Garret Flower of ParkOffice: “Pay yourself first”

Pay yourself first — you are the fuel of your business, without you this business cannot continue to function at the early stages. When starting your business, if you don’t pay yourself then you’re inviting external stresses that may affect your decision making and potentially your business in a negative way. The COVID19 pandemic has disrupted all of […]

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Pay yourself first — you are the fuel of your business, without you this business cannot continue to function at the early stages. When starting your business, if you don’t pay yourself then you’re inviting external stresses that may affect your decision making and potentially your business in a negative way.

The COVID19 pandemic has disrupted all of our lives. But sometimes disruptions can be times of opportunity. Many people’s livelihoods have been hurt by the pandemic. But some saw this as an opportune time to take their lives in a new direction.

As a part of this series called “How I Was Able To Pivot To A New Exciting Opportunity Because Of The Pandemic”, I had the pleasure of interviewing Garret Flower.

Garret is the CEO & Co-Founder of ParkOffice — the parking software for smart offices. Prior to the pandemic ParkOffice’s software helped company reduce the amount of employee parking needed at offices. Since the crisis hit, the company has pivoted and its software now helps commuters to get to work safely in a COVID world.

Thank you so much for doing this with us! Before we start, our readers would love to “get to know you” a bit better. Can you tell us a bit about your childhood backstory?

I grew up in the countryside of Ireland, my parents owned a fruit juice business so I was always encouraged to try new things. My maternal grandfather worked with and was good friends with former president John F. Kennedy so I grew up listening to some truly amazing stories about the two which allowed me to believe I could achieve great things.

Can you please give us your favorite “Life Lesson Quote”? Can you share how that was relevant to you in your life?

“It’s a marathon and not a sprint” — people always think short term, what they are going to achieve this year and it can be extremely stressful especially as a young entrepreneur who thinks they should be working every second of the day, when in fact I have found it’s much healthier to think long term and create a limited number of 3 micro goals each day to focus your best work to complete. These micro wins build up to help you get to the end of the marathon and not burn out early.

Is there a particular book, podcast, or film that made a significant impact on you? Can you share a story or explain why it resonated with you so much?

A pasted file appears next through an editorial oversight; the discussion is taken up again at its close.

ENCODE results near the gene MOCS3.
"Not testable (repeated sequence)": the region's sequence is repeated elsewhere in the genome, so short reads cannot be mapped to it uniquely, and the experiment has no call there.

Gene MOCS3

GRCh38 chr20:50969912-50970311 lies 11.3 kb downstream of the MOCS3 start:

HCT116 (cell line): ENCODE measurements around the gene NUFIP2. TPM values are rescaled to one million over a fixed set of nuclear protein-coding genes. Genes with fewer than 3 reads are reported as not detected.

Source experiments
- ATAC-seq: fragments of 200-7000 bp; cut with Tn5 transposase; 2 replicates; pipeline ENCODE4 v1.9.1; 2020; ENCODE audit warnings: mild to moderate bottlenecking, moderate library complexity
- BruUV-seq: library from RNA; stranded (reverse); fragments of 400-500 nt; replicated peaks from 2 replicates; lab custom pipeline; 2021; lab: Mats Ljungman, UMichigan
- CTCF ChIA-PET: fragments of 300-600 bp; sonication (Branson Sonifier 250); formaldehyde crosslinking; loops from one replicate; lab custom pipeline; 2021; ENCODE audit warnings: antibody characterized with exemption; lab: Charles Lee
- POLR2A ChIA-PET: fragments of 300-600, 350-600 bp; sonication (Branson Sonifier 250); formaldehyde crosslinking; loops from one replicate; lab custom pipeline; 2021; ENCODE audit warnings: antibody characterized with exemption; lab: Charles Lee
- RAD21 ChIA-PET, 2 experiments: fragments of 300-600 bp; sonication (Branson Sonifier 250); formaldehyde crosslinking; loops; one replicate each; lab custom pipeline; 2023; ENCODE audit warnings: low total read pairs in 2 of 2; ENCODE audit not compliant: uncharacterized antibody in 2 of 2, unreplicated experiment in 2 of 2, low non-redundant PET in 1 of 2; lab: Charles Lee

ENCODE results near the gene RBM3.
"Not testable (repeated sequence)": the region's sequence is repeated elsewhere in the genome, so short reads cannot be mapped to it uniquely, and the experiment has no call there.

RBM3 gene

The 5am Club by Robin Sharma, or Principles by Ray Dalio. Both of these books offer exceptional mindset tools and practical tips and frameworks on how to improve professionally and personally. Great value for money!

Let’s now shift to the main part of our discussion. Can you tell our readers about your career experience before the Pandemic began?

I’ve always been entrepreneurial and had successfully built and exited a food business in my 20s. I was drawn to parking for a simple reason, for something so fundamental to daily lives the experience seemed so backwards. In the modern era with all the capabilities of technology, I just couldn’t understand how office car parks all over the world were chaos at 8:55am every morning.

ParkOffice was the result of this curiosity. We launched in 2018 and prior to the pandemic we were really on an upwards trajectory. We were landing large contracts on a weekly basis with some of the world’s biggest employers. Companies were waking up and realising that there was a better way to manage employee parking.

What did you do to pivot as a result of the Pandemic?

Then almost overnight offices around the world closed. All of a sudden companies weren’t worried about how to reduce their dependency on employee parking.

To be honest, we spent a couple of weeks trying to digest the impact for our business. There were some hard conversations, the future looked bleak. Then the penny dropped.

We realized that while reducing employee parking was no longer a priority for many companies that increasing commuter safety was of massive importance. We quickly adapted our product to give front-line employers a system to track and manage parking demand during the crisis. This was particularly useful for surge employers such as the Pharma industry who were rapidly trying to grow workforces to meet the demands of the pandemic.

Basically, we developed a hot-desking for parking spaces solution which allowed employers and employees to track who needed parking and when, allocating available space to those whose need was most pressing.